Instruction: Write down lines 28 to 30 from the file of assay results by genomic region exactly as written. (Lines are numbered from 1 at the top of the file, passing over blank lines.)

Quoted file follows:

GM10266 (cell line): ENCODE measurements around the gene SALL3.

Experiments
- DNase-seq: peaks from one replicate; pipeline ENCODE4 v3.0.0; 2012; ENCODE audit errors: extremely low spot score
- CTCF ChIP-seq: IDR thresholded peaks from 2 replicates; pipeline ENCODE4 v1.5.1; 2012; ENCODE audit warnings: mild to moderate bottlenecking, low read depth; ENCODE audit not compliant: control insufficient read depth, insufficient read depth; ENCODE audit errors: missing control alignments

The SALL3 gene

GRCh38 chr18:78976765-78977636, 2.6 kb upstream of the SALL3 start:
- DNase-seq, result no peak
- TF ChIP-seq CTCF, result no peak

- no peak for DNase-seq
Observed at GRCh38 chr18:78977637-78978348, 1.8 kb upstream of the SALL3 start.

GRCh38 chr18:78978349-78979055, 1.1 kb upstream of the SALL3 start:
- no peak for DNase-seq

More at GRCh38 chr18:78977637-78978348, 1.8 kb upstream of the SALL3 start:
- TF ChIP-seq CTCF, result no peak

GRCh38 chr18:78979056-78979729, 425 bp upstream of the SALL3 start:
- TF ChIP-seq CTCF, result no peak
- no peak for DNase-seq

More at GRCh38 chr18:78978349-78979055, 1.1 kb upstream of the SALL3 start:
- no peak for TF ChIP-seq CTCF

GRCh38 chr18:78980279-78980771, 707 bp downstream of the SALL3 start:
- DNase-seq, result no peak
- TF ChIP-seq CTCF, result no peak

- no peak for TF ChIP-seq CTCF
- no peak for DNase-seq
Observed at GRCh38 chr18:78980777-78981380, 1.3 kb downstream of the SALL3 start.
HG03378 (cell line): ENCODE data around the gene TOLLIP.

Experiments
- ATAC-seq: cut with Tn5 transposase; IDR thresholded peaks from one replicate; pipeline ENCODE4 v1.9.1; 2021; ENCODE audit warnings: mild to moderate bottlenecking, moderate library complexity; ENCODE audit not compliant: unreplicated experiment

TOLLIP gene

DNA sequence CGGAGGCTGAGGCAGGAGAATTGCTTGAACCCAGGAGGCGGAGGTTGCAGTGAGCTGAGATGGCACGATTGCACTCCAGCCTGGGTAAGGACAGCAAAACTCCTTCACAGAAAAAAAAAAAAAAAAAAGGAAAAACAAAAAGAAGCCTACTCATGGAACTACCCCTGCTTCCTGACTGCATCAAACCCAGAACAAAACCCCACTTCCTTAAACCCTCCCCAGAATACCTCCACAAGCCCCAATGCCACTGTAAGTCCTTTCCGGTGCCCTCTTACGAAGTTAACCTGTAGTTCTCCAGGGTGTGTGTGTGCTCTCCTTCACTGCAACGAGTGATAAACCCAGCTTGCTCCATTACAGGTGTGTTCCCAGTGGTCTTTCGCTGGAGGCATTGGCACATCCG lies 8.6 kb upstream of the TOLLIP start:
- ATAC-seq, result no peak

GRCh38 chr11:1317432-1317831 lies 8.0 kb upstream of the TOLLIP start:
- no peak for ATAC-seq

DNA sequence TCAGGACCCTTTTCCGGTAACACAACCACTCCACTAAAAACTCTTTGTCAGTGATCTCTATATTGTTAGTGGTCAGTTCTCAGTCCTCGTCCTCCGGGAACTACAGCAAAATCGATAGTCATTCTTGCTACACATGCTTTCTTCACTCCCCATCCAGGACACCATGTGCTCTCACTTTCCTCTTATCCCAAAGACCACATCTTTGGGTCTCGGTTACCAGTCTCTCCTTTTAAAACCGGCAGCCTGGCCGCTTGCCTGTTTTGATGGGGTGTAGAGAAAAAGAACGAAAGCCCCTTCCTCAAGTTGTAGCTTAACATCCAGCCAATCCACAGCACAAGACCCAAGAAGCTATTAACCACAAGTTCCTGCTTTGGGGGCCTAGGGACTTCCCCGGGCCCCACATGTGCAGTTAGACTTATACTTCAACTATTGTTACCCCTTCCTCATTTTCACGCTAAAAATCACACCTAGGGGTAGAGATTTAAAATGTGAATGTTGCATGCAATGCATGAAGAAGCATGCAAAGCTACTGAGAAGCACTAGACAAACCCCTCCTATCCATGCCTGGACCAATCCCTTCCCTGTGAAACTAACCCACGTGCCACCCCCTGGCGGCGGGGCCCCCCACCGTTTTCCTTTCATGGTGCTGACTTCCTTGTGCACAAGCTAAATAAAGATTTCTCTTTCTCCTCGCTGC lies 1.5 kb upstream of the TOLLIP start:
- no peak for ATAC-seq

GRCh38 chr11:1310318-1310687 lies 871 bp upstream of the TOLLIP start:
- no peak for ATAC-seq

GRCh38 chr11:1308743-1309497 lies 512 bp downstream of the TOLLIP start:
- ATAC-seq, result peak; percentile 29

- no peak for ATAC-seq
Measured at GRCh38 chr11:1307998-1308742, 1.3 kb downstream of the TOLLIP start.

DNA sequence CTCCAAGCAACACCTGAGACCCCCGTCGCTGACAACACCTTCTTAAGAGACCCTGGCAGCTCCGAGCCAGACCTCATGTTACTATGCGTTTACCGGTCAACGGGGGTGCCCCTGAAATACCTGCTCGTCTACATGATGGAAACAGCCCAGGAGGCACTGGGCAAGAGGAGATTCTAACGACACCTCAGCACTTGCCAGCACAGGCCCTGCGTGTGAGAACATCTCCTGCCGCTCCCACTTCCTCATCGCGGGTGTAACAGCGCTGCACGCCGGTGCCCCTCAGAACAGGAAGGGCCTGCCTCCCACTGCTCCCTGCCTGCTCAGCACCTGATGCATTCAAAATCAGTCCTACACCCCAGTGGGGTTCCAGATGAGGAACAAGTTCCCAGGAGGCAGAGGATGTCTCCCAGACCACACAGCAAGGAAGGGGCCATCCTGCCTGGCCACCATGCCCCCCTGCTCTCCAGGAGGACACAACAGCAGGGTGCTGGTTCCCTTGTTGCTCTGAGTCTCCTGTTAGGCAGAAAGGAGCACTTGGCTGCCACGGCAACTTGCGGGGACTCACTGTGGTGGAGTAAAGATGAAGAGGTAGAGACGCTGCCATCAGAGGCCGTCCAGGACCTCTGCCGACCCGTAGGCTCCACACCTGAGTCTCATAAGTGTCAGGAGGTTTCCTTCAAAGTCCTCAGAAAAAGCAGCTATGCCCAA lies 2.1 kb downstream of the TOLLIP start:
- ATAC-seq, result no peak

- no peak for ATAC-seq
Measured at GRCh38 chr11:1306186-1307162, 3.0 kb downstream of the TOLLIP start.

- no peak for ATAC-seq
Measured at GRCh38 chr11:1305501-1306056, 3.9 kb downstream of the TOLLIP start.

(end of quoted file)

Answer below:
- ATAC-seq: cut with Tn5 transposase; IDR thresholded peaks from one replicate; pipeline ENCODE4 v1.9.1; 2021; ENCODE audit warnings: mild to moderate bottlenecking, moderate library complexity; ENCODE audit not compliant: unreplicated experiment

TOLLIP gene

DNA sequence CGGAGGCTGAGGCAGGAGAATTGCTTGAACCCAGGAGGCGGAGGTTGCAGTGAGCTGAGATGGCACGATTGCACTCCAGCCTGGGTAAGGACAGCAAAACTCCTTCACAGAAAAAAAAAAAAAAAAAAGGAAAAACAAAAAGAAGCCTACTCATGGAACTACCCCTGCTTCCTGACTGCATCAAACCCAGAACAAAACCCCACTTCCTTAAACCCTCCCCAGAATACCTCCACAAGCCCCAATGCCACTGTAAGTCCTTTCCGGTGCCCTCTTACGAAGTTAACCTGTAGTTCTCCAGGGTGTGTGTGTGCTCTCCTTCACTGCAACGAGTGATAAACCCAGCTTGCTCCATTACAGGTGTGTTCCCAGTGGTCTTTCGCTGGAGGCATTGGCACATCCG lies 8.6 kb upstream of the TOLLIP start: